The role of Ahadith in our lives

By Mohamedarif Suleman,

(Nairobi, Kenya)

Sociologists and theologists of our time will be hand to attest to the fact that centuries ago, in ancient Egypt, and in other early civilizations, when the need for human beings to seek from and to communicate with a higher being outgrew a certain limit, members of such civilizations took to idols and other Gods in order that they may fulfill these intrinsic needs. The scene is much different today, although it will not be wrong to assume that we are experiencing a dangerous cyclical turn back to the age of darkness.

We have the most advanced in science and technology, but our minds are regressing at a rate greater than the speed of light. We are living in an age whereby all wrong will be legitimized and there will be little influence that we will have onto the rest of the world owing to our religiousness. We will be isolated as conformists or even fundamentalists. Twice in a week, a brother or sister living in Nairobi and probably watching news coverage of the BBC World Service. He or she may have heard on two occasions stories related to fay culture and homosexuality. In a wedding night Majlis, Br Khalil Jaffer narrated the plight in Canada whereby same sex marriages are now commonplace. He was abundant in speech in describing the vagaries of such acceptance. In one of the BBC’s news services earlier this week, the announcement that Germany had now given legal status to homosexual marriage, was even disturbing. The accompanying clip covered female couples rejoicing and the leader of the Green Party empathetically saying that when the reality of the world was that men loved men and women liked women, why should governments not recognize this fact. This Stage is different, but centuries ago, a similar community with similar pervert sexual preferences, was met with the wrath of the Supreme Being in whose search many have slipped from the truth.

As we bask in the glory of the presence of a religion with abundant guidance and comprehensible principles for all generations, we must acknowledge the powerful role that the ahadith of our Aimmah (AS) plays in showing us the light and giving us solace in an era where little looks hopeful. So when an aimmah tells us “Beware, do not backbite. Refrain from backbiting for it is worse than adultery,” we are indirectly being told that if adultery is that bad, gossiping is worse. We are constantly reminded that our deeds are accountable. How much we derive from the strengths of such traditions remains to be seen. In giving our lives added meaning, and in discouraging the association of religious with endless worship, another tradition comes to the aid, “Anyone who strives to earn a livelihood of his family gets thawaab of engaging in Jihaad in the way of Allah (SWT)”. This is another of those traditions that uses similes of association in trying to convey to us the message or significance of an action. It tells us that religion recognizes your social responsibility and in fact incorporates it to the extent that it allocates good deeds against it. How much we reap from this tradition is yet questionable as we reduce the “thawaab” terminology to an absolute redundancy. Yet another of those gems comes to play in our mundane living we are told that “If a person fasts during days and worships during nights but he harasses his neighbors, he will go to hell”. Islam involves itself in our domestic living and invigorates goodness in us unlike the contemporary world whose only subject of discussion now pertains to sex and sexual preferences. And yet to we ever pay homage to these highly meaningful traditions that actually illuminate our paths each day of our lives? That, in short, is the role that these traditions must play in our societies and that is the role that our leaders and preachers, our parents and scholars must jointly exhibit and adhere to.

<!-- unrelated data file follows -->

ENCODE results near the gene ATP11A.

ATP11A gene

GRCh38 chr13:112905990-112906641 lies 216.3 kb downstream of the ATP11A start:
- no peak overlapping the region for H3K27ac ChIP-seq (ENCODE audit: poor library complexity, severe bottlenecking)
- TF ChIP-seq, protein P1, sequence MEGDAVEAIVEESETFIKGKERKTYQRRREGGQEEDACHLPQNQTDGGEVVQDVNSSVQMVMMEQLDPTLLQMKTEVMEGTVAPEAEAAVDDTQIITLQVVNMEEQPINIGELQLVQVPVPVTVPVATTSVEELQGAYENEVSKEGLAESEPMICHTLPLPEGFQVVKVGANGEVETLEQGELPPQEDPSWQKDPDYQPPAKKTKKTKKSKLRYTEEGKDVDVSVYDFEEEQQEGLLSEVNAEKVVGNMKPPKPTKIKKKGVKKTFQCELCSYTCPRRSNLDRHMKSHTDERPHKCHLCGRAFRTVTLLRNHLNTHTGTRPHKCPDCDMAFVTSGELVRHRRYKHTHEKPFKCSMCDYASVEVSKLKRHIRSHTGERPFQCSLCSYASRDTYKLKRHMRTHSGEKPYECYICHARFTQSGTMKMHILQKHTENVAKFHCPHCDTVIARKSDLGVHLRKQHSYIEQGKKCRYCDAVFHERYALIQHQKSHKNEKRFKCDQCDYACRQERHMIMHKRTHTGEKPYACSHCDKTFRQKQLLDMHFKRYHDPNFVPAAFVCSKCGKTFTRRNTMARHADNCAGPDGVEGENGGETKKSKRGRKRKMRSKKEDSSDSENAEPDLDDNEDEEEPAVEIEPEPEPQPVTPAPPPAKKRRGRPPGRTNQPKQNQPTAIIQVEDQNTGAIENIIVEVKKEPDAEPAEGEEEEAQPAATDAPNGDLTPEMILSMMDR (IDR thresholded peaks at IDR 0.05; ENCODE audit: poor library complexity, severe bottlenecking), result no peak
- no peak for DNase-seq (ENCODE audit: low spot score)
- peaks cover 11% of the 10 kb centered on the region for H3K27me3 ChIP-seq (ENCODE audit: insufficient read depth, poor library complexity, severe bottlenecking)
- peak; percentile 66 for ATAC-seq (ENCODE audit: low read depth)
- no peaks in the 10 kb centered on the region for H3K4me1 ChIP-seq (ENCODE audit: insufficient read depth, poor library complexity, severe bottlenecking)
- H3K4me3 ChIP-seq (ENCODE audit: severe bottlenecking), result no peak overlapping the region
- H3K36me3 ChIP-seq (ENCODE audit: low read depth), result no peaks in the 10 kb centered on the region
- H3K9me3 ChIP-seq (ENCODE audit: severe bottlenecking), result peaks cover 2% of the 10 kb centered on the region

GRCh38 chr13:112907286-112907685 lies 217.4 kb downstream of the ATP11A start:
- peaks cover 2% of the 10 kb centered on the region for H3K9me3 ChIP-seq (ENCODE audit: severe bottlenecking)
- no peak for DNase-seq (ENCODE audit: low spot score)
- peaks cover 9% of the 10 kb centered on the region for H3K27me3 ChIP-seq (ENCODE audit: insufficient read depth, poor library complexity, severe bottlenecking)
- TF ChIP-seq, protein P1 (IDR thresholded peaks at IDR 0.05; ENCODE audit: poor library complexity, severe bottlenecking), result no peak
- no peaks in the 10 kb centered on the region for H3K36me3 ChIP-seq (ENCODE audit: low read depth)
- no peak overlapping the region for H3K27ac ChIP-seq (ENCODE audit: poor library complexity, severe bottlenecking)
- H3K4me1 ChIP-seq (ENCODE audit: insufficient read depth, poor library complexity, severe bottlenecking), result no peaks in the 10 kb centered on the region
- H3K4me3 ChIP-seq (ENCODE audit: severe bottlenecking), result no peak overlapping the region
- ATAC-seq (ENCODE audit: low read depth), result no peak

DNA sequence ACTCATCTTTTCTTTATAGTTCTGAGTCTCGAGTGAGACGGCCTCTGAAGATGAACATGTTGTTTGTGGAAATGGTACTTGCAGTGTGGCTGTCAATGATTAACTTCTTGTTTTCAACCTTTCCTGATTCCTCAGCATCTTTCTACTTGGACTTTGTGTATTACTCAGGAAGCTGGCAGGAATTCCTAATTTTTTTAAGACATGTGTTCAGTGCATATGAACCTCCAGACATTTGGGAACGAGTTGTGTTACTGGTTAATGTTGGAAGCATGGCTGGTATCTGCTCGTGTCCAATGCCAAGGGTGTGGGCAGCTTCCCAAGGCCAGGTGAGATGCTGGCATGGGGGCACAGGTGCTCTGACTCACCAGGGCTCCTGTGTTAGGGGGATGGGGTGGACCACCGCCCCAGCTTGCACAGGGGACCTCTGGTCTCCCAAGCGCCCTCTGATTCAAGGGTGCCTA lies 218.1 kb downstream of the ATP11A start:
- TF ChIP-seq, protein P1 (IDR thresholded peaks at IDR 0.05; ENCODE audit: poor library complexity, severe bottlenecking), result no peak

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About the author

Mohamedarif is a marketing professional and educationalist with a penchant for writing as a hobby since childhood. As he experimented writing about sporting events at first and then current affairs, he quickly developed a skill for observation of his environment and began to write on reform topics, especially in connection with the community. To further feed his pursuit of writing, he founded several newsletters and bulletins at his school and at the Husayni Madrasah in the 1980's, all the time learning from others already in the field not just about writing, but also about pre-press and production processes. He was also the editor-in-chief of the Knowledge Magazine in 1995–1996. A decade later, importing a flurry of ideas into his new home, Nairobi, he first founded a two page community newspaper then became a regular writer of the Friday Faculty before establishing the Community on Friday, a fully fledged Madrasah magazine in 1996. And while his writing at the community continued, he simultaneously started writing for a business weekly, pairing in with his newfound role as a marketing professional. During his time in Nairobi, he wrote several speeches for sitting chairmen and presidents while also giving some himself, developing his concurrent role as a public speaker and trainer.

With changing times and a decrease in advertising sponsorship, as well as a fall in overall readership, Mohamedarif transformed this publication into an electronic blog. Thus was born the Community on Friday in its present format.

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